Wi' four-and-twenty mariners,
   To bear her company.

O he 's gart build a bonny ship,
   To sail on the salt sea;
The mast was o' the beaten gold,
   The sails o' cramoisie.

The sides were o' the gude stout aik,
   The deck o' mountain pine,
The anchor o' the silver shene,
   The ropes o' silken twine.

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The Sale of Saint Thomas

A quay with vessels moored


Thomas
To India! Yea, here I may take ship;
From here the courses go over the seas,
Along which the intent prows wonderfully
Nose like lean hounds, and tack their journeys out,
Making for harbours as some sleuth was laid
For them to follow on their shifting road.
Again I front my appointed ministry. --
But why the Indian lot to me? Why mine
Such fearful gospelling? For the Lord knew
What a frail soul He gave me, and a heart
Lame and unlikely for the large events. --
And this is worse than Baghdad! though that was
A fearful brink of travel. But if the lots,
That gave to me the Indian duty, were
Shuffled by the unseen skill of Heaven, surely
That fear of mine in Baghdad was the same
Marvellous Hand working again, to guard
The landward gate of India from me. There
I stood, waiting in the weak early dawn
To start my journey; the great caravan's
Strange cattle with their snoring breaths made steam
Upon the air, and (as I thought) sadly
The beasts at market-booths and awnings gay
Of shops, the city's comfortable trade,
Lookt, and then into months of plodding lookt.
And swiftly on my brain there came a wind
Of vision; and I saw the road mapt out
Along the desert with a chalk of bones;
I saw a famine and the Afghan greed
Waiting for us, spears at our throats, all we
Made women by our hunger; and I saw
Gigantic thirst grieving our mouths with dust,
Scattering up against our breathing salt
Of blown dried dung, till the taste eat like fires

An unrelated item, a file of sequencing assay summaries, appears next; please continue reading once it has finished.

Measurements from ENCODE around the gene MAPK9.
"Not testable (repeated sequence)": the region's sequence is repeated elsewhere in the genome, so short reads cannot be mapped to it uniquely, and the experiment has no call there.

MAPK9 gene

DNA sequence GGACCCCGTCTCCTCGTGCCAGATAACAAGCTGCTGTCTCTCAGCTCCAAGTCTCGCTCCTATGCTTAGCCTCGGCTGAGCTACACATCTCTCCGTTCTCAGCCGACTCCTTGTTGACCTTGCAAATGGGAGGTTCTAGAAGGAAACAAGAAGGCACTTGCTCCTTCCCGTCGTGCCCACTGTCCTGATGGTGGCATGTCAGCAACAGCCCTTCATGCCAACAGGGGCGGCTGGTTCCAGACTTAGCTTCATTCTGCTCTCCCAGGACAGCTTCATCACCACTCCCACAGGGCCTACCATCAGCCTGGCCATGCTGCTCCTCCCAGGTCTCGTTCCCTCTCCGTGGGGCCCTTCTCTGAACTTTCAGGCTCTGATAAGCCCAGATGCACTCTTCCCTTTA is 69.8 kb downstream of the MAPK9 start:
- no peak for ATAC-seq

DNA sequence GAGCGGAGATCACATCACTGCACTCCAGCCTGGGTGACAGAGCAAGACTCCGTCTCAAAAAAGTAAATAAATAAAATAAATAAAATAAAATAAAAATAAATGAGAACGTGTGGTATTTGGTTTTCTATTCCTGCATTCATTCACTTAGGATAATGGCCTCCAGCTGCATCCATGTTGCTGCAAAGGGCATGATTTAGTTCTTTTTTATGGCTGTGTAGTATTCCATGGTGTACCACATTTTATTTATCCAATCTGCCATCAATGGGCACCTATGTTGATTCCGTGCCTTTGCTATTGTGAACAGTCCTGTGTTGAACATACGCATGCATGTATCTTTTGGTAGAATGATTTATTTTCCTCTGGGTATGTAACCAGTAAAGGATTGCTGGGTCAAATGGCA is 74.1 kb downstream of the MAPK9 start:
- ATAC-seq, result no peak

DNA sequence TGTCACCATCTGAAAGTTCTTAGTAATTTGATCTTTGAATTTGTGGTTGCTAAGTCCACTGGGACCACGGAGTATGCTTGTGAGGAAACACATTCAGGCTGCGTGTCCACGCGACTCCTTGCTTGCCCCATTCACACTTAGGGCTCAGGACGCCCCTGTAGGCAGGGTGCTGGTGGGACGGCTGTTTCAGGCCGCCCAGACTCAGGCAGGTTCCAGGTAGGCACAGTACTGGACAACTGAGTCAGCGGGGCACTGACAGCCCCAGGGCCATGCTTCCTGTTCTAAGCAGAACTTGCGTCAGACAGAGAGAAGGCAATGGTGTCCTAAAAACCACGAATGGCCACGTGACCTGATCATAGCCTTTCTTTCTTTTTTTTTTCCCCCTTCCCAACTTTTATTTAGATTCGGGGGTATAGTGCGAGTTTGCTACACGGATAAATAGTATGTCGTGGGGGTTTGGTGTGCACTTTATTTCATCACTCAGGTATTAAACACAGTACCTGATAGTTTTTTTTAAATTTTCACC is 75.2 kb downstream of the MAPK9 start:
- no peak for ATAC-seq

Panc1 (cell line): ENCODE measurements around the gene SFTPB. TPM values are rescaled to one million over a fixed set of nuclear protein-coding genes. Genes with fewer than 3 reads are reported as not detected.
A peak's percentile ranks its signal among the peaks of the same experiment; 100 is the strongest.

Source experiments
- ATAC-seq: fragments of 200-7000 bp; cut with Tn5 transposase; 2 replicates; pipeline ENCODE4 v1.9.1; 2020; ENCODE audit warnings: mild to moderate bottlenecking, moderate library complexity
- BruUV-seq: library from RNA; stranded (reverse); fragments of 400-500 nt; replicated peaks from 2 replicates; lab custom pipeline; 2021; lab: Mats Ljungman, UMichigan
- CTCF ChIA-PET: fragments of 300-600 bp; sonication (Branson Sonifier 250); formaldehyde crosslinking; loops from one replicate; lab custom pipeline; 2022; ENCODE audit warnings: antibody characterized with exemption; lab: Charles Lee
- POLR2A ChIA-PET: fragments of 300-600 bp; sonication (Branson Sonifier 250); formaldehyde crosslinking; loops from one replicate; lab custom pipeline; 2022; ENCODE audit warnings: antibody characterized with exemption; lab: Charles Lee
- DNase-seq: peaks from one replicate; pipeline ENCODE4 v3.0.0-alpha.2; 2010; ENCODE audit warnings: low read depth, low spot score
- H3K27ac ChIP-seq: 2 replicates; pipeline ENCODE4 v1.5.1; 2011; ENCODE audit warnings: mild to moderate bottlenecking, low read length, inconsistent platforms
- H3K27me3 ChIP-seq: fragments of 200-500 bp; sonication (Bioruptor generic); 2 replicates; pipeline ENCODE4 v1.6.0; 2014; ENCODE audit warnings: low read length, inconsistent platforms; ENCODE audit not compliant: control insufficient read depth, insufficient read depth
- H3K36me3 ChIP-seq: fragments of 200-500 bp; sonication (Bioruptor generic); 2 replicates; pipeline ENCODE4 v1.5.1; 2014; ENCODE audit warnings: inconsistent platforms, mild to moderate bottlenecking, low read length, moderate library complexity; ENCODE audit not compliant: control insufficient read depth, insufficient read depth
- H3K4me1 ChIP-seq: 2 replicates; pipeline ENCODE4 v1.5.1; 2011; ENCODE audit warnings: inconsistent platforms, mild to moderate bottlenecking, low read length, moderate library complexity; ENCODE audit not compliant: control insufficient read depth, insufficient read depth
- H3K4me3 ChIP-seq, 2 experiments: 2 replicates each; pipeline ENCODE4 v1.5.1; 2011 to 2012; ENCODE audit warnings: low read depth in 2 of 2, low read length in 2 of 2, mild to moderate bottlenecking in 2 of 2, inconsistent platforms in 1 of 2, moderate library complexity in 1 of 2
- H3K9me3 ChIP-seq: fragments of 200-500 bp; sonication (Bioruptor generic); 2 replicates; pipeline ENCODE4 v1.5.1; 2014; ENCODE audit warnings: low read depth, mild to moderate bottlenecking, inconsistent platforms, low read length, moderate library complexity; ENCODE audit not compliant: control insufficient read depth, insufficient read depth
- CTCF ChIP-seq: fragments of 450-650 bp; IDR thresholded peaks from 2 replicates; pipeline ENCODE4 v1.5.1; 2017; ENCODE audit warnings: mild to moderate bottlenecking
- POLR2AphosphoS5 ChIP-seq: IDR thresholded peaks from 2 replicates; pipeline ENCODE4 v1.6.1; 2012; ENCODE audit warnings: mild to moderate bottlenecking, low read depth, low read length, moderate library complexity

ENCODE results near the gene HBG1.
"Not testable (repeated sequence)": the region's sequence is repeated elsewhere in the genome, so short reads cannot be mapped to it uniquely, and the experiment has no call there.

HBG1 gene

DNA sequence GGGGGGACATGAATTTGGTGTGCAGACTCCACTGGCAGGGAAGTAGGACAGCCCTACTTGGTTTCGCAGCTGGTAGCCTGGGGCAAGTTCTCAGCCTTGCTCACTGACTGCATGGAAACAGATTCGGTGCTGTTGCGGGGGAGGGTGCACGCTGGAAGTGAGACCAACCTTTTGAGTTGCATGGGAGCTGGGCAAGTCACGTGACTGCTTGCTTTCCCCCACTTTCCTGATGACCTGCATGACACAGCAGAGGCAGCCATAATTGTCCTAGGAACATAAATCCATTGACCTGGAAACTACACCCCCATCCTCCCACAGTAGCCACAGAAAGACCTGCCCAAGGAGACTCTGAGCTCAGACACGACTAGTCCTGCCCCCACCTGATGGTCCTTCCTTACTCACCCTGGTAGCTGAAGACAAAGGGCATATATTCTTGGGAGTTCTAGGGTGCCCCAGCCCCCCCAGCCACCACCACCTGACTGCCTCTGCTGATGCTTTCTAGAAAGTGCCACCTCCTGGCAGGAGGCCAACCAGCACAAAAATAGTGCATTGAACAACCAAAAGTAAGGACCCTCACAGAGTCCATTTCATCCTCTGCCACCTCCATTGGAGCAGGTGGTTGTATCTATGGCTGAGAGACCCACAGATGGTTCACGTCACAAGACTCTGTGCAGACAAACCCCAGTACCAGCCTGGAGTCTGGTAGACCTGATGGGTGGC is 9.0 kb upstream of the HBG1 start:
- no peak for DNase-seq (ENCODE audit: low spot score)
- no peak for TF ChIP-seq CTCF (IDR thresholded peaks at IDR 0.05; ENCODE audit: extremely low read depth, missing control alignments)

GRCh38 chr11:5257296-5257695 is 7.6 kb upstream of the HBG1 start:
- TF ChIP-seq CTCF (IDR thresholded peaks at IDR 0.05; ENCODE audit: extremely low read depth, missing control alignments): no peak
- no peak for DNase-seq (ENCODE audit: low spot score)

Of a wild vinegar into our sheathèd marrows;
And a sudden decay thicken'd all our bloods
As rotten leaves in fall will baulk a stream;
Then my kill'd life the muncht food of jackals. --
The wind of vision died in my brain; and lo,
The jangling of the caravan's long gait
Was small as the luting of a breeze in grass
Upon my ears. Into the waiting thirst
Camels and merchants all were gone, while I
Had been in my amazement. Was this not
A sign? God with a vision tript me, lest
Those tall fiends that ken for my approach

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Sally

Oh little sally, you know I love you baby.
Sally, I said I love you baby.
Sally ... its alright, its alright.
Remember girl when we both was younger.
It was the days we had so much fun girl.
Rememberin all of our childhood days, yeah.
We had our fun in so many ways.
You know I would have loved you anyway.
It aint just something I just had to say.
Dont let them tell you that youre not my kind.
Sally, sally, sally tell them youre mine, mine, mine.
Sally ... yeah,
Oh little sally, I said I love you baby.
Sally, I said I love you baby.
Sally ... its alright.
You know I would have loved you anyway.
It aint just something I just had to say.
Dont let them tell you that youre not my kind.
Sally, sally, sally tell them youre mine, mine, mine.
Oh little sally, you know I love you baby.
Sally, I love you baby.
Sally ... its alright, its alright.
Its alright.
Oh little sally, you know I love you baby.
Sally ...
Sally ... its alright, its alright.
Its alright.
Its alright.

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Vae Victis parody Gilles Menage Thomas Hood Faithless Nellie Gray

Vae Victis


Good people all, with one accord
lament for David Wren,
who never wanted a good word –
from those his praise did pen.

He strove all of this House to please
with manners wondrous winning;
and never followed wicked ways –
except when he was sinning.

At meals, in slacks and jackets neat,
with smile of monstrous size;
he sat up straight upon his seat –
for ladies, though, he’d rise.

His love was sought, the little wren,
by twenty birds and more;
where e’er he went they followed him
to Annesley’s shady shore.

So let us sigh, in sorrow sore,
for South House well may say;
had he but slaved in school some more,
he had not sobbed today.

14 December 1969 University of Toronto, Victoria College

Parody Gilles MENAGE - The Happy Man Oliver GOLDSMITH – Elegy on the Death of a Mad Dog Thomas HOOD Faithless Nellie Gray and Sally Brown

robi3_0002_mena1_0001 19691214


Faithless Ben Simon


Ben Simon was a broker bold